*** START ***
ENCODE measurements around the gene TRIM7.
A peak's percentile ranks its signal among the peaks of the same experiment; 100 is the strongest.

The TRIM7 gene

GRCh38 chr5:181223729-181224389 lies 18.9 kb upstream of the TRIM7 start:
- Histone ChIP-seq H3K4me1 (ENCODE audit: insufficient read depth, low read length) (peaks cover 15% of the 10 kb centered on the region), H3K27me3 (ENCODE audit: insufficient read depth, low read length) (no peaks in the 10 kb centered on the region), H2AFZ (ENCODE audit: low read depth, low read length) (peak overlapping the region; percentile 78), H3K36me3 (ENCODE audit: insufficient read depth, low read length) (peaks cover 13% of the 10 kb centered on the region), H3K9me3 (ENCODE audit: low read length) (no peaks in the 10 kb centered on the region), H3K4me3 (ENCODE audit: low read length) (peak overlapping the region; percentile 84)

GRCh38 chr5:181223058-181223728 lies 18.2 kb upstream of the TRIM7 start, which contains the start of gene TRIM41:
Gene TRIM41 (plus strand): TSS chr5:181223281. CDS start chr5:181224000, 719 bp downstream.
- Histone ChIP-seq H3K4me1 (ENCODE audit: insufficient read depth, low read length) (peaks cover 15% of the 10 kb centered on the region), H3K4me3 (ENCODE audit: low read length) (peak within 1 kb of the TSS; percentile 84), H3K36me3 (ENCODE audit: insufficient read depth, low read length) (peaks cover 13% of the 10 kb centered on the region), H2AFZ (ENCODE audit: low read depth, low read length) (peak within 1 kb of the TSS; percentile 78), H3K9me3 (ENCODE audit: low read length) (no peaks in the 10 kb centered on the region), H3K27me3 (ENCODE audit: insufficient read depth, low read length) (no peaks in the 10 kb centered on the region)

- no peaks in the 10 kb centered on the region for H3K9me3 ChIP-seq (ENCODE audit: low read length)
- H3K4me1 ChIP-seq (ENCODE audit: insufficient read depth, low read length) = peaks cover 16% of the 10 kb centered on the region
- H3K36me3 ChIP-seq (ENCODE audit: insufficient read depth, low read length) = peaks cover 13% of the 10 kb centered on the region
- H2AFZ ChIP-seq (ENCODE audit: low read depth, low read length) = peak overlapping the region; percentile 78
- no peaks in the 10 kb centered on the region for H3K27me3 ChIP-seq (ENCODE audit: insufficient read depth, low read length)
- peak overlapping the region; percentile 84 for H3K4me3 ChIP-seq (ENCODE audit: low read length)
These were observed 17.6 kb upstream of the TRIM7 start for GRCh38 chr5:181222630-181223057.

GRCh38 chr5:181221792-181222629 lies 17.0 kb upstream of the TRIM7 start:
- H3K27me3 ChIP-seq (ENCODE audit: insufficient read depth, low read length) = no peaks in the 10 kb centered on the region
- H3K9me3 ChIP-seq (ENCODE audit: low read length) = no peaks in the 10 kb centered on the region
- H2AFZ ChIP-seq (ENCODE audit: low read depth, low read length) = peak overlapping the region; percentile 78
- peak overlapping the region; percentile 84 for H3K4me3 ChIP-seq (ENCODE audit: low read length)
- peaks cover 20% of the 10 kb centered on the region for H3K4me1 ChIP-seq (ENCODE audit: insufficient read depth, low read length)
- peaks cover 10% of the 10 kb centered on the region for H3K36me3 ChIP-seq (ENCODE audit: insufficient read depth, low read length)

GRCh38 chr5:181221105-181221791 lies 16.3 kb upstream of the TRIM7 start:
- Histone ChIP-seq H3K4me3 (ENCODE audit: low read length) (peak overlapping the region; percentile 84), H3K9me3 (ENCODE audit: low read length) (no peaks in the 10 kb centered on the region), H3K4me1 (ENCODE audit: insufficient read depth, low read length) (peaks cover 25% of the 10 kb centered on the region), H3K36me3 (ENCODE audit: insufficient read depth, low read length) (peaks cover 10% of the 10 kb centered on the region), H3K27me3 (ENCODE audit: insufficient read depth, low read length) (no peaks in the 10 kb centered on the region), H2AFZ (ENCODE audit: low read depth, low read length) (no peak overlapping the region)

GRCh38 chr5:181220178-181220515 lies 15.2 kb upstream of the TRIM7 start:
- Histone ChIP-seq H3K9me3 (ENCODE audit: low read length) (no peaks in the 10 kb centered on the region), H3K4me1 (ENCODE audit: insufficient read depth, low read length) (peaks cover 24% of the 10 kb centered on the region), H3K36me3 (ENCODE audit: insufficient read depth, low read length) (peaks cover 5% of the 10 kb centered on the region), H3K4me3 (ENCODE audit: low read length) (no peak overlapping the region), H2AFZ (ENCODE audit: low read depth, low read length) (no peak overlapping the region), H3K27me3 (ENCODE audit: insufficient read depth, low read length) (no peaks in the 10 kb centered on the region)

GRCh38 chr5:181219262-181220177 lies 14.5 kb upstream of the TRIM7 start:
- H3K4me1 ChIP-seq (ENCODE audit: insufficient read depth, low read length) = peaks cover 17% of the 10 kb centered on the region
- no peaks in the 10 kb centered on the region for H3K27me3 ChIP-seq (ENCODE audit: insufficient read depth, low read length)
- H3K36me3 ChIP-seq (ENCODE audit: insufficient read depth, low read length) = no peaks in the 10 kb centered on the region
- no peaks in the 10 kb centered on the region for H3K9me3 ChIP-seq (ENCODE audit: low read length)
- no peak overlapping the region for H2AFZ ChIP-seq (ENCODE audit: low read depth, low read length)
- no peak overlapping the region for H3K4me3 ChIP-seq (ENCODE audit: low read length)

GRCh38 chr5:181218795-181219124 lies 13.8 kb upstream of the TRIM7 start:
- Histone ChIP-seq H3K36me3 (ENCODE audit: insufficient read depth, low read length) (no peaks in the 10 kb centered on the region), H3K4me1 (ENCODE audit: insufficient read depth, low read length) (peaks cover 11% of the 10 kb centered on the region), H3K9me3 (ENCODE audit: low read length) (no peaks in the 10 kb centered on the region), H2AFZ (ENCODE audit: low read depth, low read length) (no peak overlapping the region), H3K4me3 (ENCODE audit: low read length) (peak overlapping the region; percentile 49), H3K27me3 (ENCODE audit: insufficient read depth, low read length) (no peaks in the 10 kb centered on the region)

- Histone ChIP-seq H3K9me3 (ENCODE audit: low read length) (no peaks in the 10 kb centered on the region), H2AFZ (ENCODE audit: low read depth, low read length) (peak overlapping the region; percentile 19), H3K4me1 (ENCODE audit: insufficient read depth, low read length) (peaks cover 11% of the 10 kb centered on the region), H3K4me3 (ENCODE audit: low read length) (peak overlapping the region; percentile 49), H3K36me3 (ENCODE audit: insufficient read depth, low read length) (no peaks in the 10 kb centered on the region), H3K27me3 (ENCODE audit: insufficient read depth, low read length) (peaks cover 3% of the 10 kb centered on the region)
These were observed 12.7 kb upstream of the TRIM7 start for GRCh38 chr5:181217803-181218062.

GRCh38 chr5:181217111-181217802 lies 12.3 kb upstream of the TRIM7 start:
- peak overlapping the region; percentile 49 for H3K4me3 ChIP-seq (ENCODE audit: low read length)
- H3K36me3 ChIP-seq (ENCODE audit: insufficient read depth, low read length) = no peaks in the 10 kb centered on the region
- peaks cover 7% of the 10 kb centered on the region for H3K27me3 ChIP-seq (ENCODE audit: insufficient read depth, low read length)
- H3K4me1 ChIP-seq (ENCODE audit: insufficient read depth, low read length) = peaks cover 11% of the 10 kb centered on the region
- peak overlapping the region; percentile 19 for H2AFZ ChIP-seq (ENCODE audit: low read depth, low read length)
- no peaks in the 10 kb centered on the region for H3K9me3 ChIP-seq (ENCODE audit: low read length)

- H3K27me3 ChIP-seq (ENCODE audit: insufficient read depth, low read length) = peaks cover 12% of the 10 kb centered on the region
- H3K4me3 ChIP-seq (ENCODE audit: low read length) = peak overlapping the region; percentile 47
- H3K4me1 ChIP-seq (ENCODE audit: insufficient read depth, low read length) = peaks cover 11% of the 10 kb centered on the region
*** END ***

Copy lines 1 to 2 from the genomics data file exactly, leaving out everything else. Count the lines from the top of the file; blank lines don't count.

ENCODE measurements around the gene TRIM7.
A peak's percentile ranks its signal among the peaks of the same experiment; 100 is the strongest.